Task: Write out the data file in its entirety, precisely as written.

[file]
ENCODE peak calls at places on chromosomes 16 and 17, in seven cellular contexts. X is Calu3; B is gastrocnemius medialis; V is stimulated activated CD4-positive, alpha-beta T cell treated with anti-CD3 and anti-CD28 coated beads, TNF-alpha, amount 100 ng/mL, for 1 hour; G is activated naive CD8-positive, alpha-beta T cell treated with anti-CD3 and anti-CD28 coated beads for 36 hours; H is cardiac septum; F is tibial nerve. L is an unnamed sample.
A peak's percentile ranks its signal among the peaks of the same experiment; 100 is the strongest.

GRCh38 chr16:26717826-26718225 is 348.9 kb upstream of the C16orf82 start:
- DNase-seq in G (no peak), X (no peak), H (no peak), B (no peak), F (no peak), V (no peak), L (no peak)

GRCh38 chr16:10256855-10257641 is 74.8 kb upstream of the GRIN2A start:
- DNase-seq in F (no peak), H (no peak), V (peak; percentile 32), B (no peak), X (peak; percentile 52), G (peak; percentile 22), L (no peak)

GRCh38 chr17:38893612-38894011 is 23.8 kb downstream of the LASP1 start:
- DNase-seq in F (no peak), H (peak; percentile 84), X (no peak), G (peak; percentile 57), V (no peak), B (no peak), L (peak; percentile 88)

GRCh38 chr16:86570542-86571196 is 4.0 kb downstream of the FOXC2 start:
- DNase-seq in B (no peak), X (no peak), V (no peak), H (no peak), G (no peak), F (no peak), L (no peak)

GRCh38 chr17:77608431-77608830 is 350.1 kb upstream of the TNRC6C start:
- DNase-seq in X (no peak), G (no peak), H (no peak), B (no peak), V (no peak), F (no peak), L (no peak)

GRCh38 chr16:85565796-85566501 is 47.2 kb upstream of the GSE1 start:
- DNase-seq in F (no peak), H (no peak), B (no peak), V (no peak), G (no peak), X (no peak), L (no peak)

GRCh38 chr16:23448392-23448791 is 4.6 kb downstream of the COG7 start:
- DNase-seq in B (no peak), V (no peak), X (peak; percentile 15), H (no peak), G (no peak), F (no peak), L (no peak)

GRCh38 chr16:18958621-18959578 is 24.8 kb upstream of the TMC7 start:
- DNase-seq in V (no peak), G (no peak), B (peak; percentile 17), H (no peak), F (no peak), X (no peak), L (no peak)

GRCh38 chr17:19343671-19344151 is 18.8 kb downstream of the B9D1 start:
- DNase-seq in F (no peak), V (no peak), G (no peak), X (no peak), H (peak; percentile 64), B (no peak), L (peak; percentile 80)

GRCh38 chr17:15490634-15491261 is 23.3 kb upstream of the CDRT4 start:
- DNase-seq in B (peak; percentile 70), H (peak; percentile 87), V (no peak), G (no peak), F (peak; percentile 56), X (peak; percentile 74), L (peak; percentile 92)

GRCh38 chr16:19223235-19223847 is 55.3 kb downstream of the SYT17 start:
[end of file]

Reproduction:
ENCODE peak calls at places on chromosomes 16 and 17, in seven cellular contexts. X is Calu3; B is gastrocnemius medialis; V is stimulated activated CD4-positive, alpha-beta T cell treated with anti-CD3 and anti-CD28 coated beads, TNF-alpha, amount 100 ng/mL, for 1 hour; G is activated naive CD8-positive, alpha-beta T cell treated with anti-CD3 and anti-CD28 coated beads for 36 hours; H is cardiac septum; F is tibial nerve. L is an unnamed sample.
A peak's percentile ranks its signal among the peaks of the same experiment; 100 is the strongest.

GRCh38 chr16:26717826-26718225 is 348.9 kb upstream of the C16orf82 start:
- DNase-seq in G (no peak), X (no peak), H (no peak), B (no peak), F (no peak), V (no peak), L (no peak)

GRCh38 chr16:10256855-10257641 is 74.8 kb upstream of the GRIN2A start:
- DNase-seq in F (no peak), H (no peak), V (peak; percentile 32), B (no peak), X (peak; percentile 52), G (peak; percentile 22), L (no peak)

GRCh38 chr17:38893612-38894011 is 23.8 kb downstream of the LASP1 start:
- DNase-seq in F (no peak), H (peak; percentile 84), X (no peak), G (peak; percentile 57), V (no peak), B (no peak), L (peak; percentile 88)

GRCh38 chr16:86570542-86571196 is 4.0 kb downstream of the FOXC2 start:
- DNase-seq in B (no peak), X (no peak), V (no peak), H (no peak), G (no peak), F (no peak), L (no peak)

GRCh38 chr17:77608431-77608830 is 350.1 kb upstream of the TNRC6C start:
- DNase-seq in X (no peak), G (no peak), H (no peak), B (no peak), V (no peak), F (no peak), L (no peak)

GRCh38 chr16:85565796-85566501 is 47.2 kb upstream of the GSE1 start:
- DNase-seq in F (no peak), H (no peak), B (no peak), V (no peak), G (no peak), X (no peak), L (no peak)

GRCh38 chr16:23448392-23448791 is 4.6 kb downstream of the COG7 start:
- DNase-seq in B (no peak), V (no peak), X (peak; percentile 15), H (no peak), G (no peak), F (no peak), L (no peak)

GRCh38 chr16:18958621-18959578 is 24.8 kb upstream of the TMC7 start:
- DNase-seq in V (no peak), G (no peak), B (peak; percentile 17), H (no peak), F (no peak), X (no peak), L (no peak)

GRCh38 chr17:19343671-19344151 is 18.8 kb downstream of the B9D1 start:
- DNase-seq in F (no peak), V (no peak), G (no peak), X (no peak), H (peak; percentile 64), B (no peak), L (peak; percentile 80)

GRCh38 chr17:15490634-15491261 is 23.3 kb upstream of the CDRT4 start:
- DNase-seq in B (peak; percentile 70), H (peak; percentile 87), V (no peak), G (no peak), F (peak; percentile 56), X (peak; percentile 74), L (peak; percentile 92)

GRCh38 chr16:19223235-19223847 is 55.3 kb downstream of the SYT17 start: